UNIDENTIFIED MALE: A bit of background.

SCHNEIDER: The accusations from Democrats come after revelations from former campaign foreign policy advisors, Carter Page and George Papadopoulos. Carter Page saying he told congressional investigators he mentioned to Sessions a trip he planned to take to Russia at the height of the campaign. And at in a March 2016 meeting where Papadopoulos sat in between Candidate Trump and Jeff Sessions, court documents show Papadopoulos told the group he had connections that could help arrange a meeting between Candidate Trump and President Putin.

Campaign advisor, J.D. Gordon, sitting next to Papadopoulos tells CNN Donald Trump heard him out but then Senator Sessions, a stop campaign surrogate, shot down the idea of a meeting with Putin, a source tells CNN.

[15:20:32] GEORGE PAPADOPOULOS, FORMER TRUMP CAMPAIGN FOREIGN ADVISOR: The next president will have to --

SCHNEIDER: This is video of Papadopoulos speaking at an event unrelated to the campaign in 2016.

President Trump has down played his role, calling him a low-level volunteer and liar.

But Papadopoulos's disclosures to the FBI as part of his guilty plea for lying about his contacts with Russians during the campaign are already affecting the administration.

(on camera): And we learned that the start of the trial and the Paul Manafort and Rick Gates case won't happen until May 72018 at the earliest because of the judge's schedule. Prosecutors say it will take at least three weeks to lay out the case. That means it will push into the summer keeping Russia in the spotlight as the midterm congressional races heat up.

Jessica Schneider, CNN, Washington.


CABRERA: Thanks, Jessica.

Let's get straight to our panel. Ryan Nobles and Laura Barron-Lopez are back with us. Also with us, CNN political analyst and "Washington Post" columnist, Josh Rogin.

Josh, you've covered Carter Page's connections to Russia. We're learning Page actually met with officials during the campaign. His story has changed over time. And really not for the better if you're in the Trump camp. What do you make of his shifting stories?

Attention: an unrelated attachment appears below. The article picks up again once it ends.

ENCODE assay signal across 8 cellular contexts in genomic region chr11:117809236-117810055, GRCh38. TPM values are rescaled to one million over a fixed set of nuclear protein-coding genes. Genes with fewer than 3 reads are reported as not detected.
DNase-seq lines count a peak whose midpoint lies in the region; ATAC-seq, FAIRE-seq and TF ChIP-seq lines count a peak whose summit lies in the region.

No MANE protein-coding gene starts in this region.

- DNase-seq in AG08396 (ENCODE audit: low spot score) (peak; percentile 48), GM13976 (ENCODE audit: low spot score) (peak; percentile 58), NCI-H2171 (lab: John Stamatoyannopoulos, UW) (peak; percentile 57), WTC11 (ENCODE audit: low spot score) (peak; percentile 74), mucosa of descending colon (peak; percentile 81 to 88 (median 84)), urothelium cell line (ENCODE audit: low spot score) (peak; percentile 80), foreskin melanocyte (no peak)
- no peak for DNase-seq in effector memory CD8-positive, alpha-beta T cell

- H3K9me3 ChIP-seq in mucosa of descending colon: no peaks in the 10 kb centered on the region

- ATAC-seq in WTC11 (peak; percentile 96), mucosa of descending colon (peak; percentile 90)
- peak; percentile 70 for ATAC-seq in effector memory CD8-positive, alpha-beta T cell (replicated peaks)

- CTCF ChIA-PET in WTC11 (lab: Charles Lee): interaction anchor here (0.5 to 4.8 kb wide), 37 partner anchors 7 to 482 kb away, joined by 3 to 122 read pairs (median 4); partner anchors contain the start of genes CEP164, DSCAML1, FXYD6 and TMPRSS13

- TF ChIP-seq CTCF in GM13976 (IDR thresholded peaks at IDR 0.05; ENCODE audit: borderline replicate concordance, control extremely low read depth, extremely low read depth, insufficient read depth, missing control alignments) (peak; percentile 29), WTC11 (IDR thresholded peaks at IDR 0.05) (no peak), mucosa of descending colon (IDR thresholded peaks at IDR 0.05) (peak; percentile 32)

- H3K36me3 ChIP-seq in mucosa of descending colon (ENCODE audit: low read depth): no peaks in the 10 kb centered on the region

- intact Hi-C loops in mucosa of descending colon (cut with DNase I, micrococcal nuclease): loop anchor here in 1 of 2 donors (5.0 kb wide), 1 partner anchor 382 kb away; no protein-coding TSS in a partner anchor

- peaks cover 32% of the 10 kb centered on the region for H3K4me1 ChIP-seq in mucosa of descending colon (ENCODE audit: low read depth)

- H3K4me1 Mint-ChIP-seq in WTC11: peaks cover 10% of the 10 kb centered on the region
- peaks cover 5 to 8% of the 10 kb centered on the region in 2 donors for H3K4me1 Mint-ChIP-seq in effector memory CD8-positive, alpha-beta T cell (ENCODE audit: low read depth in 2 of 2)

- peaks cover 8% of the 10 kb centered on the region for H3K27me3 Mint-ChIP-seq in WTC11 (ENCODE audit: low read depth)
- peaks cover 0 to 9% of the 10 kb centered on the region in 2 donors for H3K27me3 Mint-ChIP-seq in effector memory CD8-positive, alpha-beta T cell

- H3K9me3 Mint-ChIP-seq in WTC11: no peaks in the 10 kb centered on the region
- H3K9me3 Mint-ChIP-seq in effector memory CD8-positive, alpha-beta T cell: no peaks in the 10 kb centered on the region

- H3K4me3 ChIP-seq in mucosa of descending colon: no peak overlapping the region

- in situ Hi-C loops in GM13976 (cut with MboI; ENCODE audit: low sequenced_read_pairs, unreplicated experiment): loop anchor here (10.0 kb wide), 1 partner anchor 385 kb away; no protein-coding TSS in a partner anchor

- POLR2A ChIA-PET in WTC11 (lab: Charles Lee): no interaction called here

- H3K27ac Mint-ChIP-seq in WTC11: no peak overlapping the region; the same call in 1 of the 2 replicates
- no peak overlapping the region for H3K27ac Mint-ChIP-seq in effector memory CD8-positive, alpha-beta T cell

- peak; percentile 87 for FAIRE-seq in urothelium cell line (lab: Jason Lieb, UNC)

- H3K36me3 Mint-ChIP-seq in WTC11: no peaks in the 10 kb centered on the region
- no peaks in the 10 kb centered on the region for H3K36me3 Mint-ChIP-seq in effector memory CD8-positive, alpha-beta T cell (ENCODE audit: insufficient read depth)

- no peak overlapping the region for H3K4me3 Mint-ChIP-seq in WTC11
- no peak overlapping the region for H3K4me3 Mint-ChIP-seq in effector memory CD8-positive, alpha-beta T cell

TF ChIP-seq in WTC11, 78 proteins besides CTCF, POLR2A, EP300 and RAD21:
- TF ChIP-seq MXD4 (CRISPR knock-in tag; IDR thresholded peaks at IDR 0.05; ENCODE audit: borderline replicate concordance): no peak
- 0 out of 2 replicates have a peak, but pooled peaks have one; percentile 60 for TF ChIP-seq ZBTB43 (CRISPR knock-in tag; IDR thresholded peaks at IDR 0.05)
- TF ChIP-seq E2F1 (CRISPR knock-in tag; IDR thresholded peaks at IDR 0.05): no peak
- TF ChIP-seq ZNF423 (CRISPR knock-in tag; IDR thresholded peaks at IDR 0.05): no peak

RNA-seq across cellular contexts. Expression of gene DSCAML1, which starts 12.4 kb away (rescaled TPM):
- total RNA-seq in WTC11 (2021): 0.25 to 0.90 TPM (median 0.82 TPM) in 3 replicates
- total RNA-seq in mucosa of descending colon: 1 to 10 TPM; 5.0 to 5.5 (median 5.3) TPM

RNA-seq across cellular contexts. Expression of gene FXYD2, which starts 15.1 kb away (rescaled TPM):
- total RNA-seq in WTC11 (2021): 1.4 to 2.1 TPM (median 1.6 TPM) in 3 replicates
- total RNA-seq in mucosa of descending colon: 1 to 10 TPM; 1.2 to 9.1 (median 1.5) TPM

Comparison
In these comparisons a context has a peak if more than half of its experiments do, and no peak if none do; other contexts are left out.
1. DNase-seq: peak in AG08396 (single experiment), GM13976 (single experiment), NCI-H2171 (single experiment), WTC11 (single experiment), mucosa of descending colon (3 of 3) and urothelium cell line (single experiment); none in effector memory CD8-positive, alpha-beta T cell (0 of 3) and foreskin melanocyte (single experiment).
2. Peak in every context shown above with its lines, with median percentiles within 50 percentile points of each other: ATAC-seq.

JOSH ROGIN, CNN POLITICAL ANALYST: Well, Ana, the fact is Carter Page first said on the record that he met with deputy prime minister last September. That was published in "The Washington Post." That's not new. It's 13-month-old information that he now has again told the House Intelligence Committee. There is a new detail. His trip was not new. What we're seeing is the investigations getting to the sort of news that we heard the first time around 13 months ago. And it seems kind of knew and weird. And when you hear Carter Page talk about it on tv, he seems to be back and forth. His position hasn't always been consistent, but these are interactions that we were aware of. And Carter Page has been on the record admitting that he met with Russian officials. The fact this is now coming up in the investigation does have an effect and puts all of these officials back on the spot, because of all the other information and all the other progress in the investigation. We have to take all of that into account. And it creates more questions. But we have to be careful to not -- to separate the old information from the new and then to look at what we know, and then look at what we don't know. And the bottom line here is that there's a lot of open questions about what people knew and what they didn't know. The fact that Sessions says so many conflicting things calls into question his credibility.